In a perfect world, these things would be taught by parents... but many of today's parents were never taught these skills; hence they do not have or practice those skills. Look at the rates of obesity, stress, depression, divorce, and financial problems in our country. To the naysayers in this discussion thread, how can offering courses that help all students become productive, healthy members of society who understand how to balance work and family life be a bad thing?

November 02 2013 at 9:08 AM Report abuse rate up rate down Reply
Dennis

Home economics made sense back when there was a stay at home wife, and that has change as of 50 years ago, and this curriculum has been antiquated ever since. I just can’t understand why the tax payers are still funding a useless curriculum by today’s standards. It would seem, that we should eliminate home economics and teach personal finance instead, because if the people are well educated on how to use money both the individual and the society will benefit.

October 22 2013 at 4:42 PM Report abuse -1 rate up rate down Reply
bernice

In nyc, how to you have a median income of only 55000/year for the general population and the prices of houses in nyc are 500000-$2 million and rent is 1600-2000/month for a 2 bedroom rental in the nice neighborhoods? Then colleges cost more money than what its' worth and you can't even pay off your student loans because when you get out of college, (depending on your major) you aren't even making a lot of money? You want to give student loans for $80000, but yet when the student comes out of college, they are barely even making $40000! How does the government account for that ? But yet they want to blame the people even though the price of housing and rent in nyc is WAY out of control and is unrealistic, college prices are at a crazy high!....then the government has the AUDACITY to justify trying to give illegals citizenship by telling us Americans that "we dont reproduce enough"! Who can afford to reproduce, CONGRESS? It's not like the government is handing me welfare for any of my children!! Excuse me that I was born here and HAVE to get raped with taxes to fund congress's shitty spending habits and handouts to illegals!!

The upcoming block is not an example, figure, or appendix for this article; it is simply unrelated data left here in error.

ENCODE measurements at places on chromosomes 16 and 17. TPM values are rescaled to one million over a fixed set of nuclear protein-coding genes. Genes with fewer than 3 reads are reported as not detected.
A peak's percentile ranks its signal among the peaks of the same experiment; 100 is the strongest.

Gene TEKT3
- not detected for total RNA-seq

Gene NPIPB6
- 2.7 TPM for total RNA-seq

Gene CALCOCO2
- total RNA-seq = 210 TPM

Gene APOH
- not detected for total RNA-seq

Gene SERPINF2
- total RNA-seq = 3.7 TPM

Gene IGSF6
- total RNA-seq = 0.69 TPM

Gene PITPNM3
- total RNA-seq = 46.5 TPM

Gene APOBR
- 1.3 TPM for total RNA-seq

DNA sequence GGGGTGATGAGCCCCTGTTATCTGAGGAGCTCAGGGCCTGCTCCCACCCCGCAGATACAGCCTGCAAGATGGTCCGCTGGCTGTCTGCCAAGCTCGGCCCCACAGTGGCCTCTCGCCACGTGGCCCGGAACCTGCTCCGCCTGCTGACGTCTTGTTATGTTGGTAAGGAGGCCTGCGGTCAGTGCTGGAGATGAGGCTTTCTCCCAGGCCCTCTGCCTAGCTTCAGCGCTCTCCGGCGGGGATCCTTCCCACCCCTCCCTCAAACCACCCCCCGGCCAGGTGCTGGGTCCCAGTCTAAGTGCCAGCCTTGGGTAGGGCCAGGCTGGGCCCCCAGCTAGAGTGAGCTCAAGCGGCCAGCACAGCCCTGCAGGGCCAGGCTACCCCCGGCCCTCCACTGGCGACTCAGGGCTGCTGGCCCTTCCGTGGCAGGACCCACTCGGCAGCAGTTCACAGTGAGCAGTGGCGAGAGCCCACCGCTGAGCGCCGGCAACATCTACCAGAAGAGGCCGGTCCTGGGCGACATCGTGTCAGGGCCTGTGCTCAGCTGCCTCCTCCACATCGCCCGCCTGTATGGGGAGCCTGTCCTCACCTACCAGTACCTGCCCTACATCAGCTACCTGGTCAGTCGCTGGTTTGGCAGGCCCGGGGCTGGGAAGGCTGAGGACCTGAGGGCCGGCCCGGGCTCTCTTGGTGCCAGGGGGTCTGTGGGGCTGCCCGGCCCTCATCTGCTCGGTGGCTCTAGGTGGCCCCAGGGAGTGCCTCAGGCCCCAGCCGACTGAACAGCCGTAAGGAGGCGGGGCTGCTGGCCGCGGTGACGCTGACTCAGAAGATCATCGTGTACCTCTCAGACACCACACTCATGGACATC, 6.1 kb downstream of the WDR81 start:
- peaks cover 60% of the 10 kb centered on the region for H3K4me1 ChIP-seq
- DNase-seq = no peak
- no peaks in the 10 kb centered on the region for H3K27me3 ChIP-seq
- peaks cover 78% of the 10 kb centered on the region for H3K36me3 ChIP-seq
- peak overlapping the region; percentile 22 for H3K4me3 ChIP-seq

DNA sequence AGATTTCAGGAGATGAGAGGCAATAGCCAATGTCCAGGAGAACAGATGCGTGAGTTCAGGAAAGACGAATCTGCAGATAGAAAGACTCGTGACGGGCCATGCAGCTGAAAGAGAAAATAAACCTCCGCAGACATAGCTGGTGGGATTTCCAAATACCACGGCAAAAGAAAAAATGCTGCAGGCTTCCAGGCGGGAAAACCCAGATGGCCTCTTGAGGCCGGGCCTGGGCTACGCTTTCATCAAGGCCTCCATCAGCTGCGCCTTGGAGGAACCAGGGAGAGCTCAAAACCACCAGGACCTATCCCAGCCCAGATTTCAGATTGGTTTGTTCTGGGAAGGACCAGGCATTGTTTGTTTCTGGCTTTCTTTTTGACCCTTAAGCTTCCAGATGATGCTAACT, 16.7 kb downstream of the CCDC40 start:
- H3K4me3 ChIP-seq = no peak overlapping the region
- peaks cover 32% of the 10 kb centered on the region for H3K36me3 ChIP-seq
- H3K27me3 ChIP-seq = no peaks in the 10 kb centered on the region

October 22 2013 at 11:57 AM Report abuse +3 rate up rate down Reply
bernice

I don't think this is very acurate...it's kind of hard to balance a budget when most of the people out there don't even have money to make a budget to balance!

October 22 2013 at 11:46 AM Report abuse +2 rate up rate down Reply
Geoff

Actually, home ec mandated that materials be purchased to produce a shirt. The materials cost twice as much as a nice shirt could be purchased for at the store, not to mention the valuable hours spent producing it. It proved that making shirts was no longer economically viable, but the home ec teacher was not required to take economic classes, evidently.

October 22 2013 at 11:23 AM Report abuse +1 rate up rate down Reply
rkeeeballs

I remember as a kid when we were not such a dang disposable society. Tell today's youth that your mom put a light bulb in a sock....to "darn" a hole and extend it's life....lol Then wait for the puzzled look and the eye roll... :>)....Most of the younger set seems OK with going out for a bite to eat.....because they can't/won't cook...$..

October 22 2013 at 10:57 AM Report abuse +4 rate up rate down Reply
Sonny

The drug laced population, dependent upon the Govt, has no time for home economics............. it infringes upon their free time!

October 22 2013 at 10:56 AM Report abuse rate up rate down Reply
budner1

More garbage from the lackies on the left. Blame the people, they are just not smart enough. Victimhood reigns supreme. What about the dumb-a** policies that mandate that more people become elligible, by loosening the lending policies.Say.. let's force those evil banks to lend to people who they KNOW cannot possibly repay thier debt. HELLO BARNEY can you hear me!

October 22 2013 at 10:52 AM Report abuse +2 rate up rate down Reply
toosmart4u

The government does create millions of jobs in this country. Most of them have great benefits that is why so many people run for office. The republicans will take away your benefits but fight to keep their own.

October 22 2013 at 10:48 AM Report abuse -1 rate up rate down Reply
1 reply to toosmart4u's comment
sales5ralls

Wow, you just continue to astound me with your stupid remarks.

October 22 2013 at 11:07 AM Report abuse +2 rate up rate down Reply
boowah

You forgot the prime reason.....It accomplishes the right winger's dream of keeping women in the home and out of the work force!

October 22 2013 at 10:22 AM Report abuse -4 rate up rate down Reply